Crystal Palace Television Studios

John Logie Baird and British Television

By Ray Herbert

Between 1933 and 1936 the most extensive television complex in Europe was located beneath the main concourse at the Crystal Palace in London, a fact even then unknown to most people. The instigator was John Logie Baird, and his company could claim with justification that no other organisation had the capability of providing from a single site live, high definition television broadcast transmitters, receivers, cathode ray tubes, microwave relay systems, photocells, magnetrons and telecine equipment.

The existence of a fully-equipped television broadcasting station
in the Crystal Palace, which could act at any moment, was the great
surprise which Mr J.L. Baird sprang on the radio world yesterday.
It was known, of course, that the Baird Company used the
South Tower for experimental transmission but no one suspected
that 40,000 sq. ft. of this building had been converted into a
complete Television Broadcasting Station..."
(News Chronicle, Saturday, 2 February, 1935)

The Studios at Crystal Palace

Click here to watch rare footage of the Crystal Palace television facilities & Intermediate Film at Alexandra Palace

Baird demonstrating television at Selfridges, 1925So little is known regarding the existence of television studios at the Crystal Palace that photographs taken there are sometimes attributed to Alexandra Palace. This is surprising as the Baird Company could claim with justification that their laboratory and studio complex beneath the main concourse of Sir Joseph Paxton's massive glass edifice in south London was the most extensive in Europe. J.L. (John Logie) Baird made an early start with the new medium of television. Already in April 1925 he held a demonstration for the pubic at Selfridges in London. In July 1933 his company moved to the Crystal Palace, occupying 40,000 sq. ft. of space under the south transept and adjoining the tunnel which connected the two distinctive towers designed, incidentally, by Isambard Kingdom Brunel.

Baird's first demonstration for the public was held at Selfridges in London, April 1925.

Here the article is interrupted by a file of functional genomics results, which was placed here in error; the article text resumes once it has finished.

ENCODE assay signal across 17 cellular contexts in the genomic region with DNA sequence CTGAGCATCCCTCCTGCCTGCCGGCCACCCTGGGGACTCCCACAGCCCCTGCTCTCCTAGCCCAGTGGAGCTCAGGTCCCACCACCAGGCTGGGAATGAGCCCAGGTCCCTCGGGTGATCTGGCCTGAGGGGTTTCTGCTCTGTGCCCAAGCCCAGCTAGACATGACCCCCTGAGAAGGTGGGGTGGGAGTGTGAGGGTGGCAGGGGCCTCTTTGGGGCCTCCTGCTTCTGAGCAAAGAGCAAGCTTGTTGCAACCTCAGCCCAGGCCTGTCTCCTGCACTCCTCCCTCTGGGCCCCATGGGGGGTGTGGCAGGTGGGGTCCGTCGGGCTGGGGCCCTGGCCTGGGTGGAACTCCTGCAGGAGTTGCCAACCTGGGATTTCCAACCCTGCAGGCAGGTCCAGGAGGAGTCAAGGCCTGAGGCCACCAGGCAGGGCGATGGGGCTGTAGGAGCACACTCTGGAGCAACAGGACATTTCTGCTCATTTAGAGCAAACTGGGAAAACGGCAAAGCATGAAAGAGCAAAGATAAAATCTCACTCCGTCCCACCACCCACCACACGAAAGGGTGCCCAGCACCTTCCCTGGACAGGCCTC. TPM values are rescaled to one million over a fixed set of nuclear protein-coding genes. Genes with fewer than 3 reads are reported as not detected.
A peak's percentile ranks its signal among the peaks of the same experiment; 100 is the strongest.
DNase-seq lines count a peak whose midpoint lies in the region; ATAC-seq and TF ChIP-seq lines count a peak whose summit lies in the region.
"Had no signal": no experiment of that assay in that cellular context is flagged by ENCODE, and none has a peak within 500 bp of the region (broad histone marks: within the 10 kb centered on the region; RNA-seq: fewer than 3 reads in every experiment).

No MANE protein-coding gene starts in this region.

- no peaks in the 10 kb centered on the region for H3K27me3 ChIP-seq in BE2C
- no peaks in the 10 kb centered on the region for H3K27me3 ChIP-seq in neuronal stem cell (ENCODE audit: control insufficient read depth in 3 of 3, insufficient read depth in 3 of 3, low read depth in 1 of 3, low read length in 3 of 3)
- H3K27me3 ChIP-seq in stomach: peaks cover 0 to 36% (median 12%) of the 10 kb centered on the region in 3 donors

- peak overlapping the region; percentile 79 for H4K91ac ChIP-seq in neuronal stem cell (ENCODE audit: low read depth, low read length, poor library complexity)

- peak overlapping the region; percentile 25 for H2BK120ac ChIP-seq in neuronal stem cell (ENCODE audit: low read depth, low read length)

At Crystal Palace Baird's company had three sizable studios, comprehensively equipped and acoustically isolated. The largest measured 60 ft. by 40 ft. and could accommodate full scale productions involving up to forty actors. A smaller studio employing a flying-spot disc scanner dealt with close-ups of single performers or announcers. Other facilities included telecine equipment, dressing rooms, generating plant, workshops, offices, sound and vision radio transmitters and laboratories. From the beginning of 1934 until mid-1935 the system operated 180 lines, considered at the time to be high definition (pre-war British Standard BS205 stated that this description applied to definition in excess of 100 lines).

An artist's sketch depicting the television studios at the Crystal Palace around December, 1934. Click on the picture for a larger view

Reaching the public

The Baird Company lost no time in getting the message across that they would soon be in a position to provide a public service. Demonstrations were given to the Prime Minister, BBC officials, the Post Office and press at Film House, Wardour Street, in March 1934. Every opportunity was taken of capturing the interest of the public. One ingenious example occurred at the fifth Annual General Meeting the same month when the shareholders were surprised at the absence of the chairman, Sir Harry Greer. He eventually appeared not in person but on a television screen and the Baird company report was delivered from a studio in the Crystal Palace. While he made his way back to the Wardour Street meeting place, the shareholders and the press enjoyed a variety show and excerpts from films.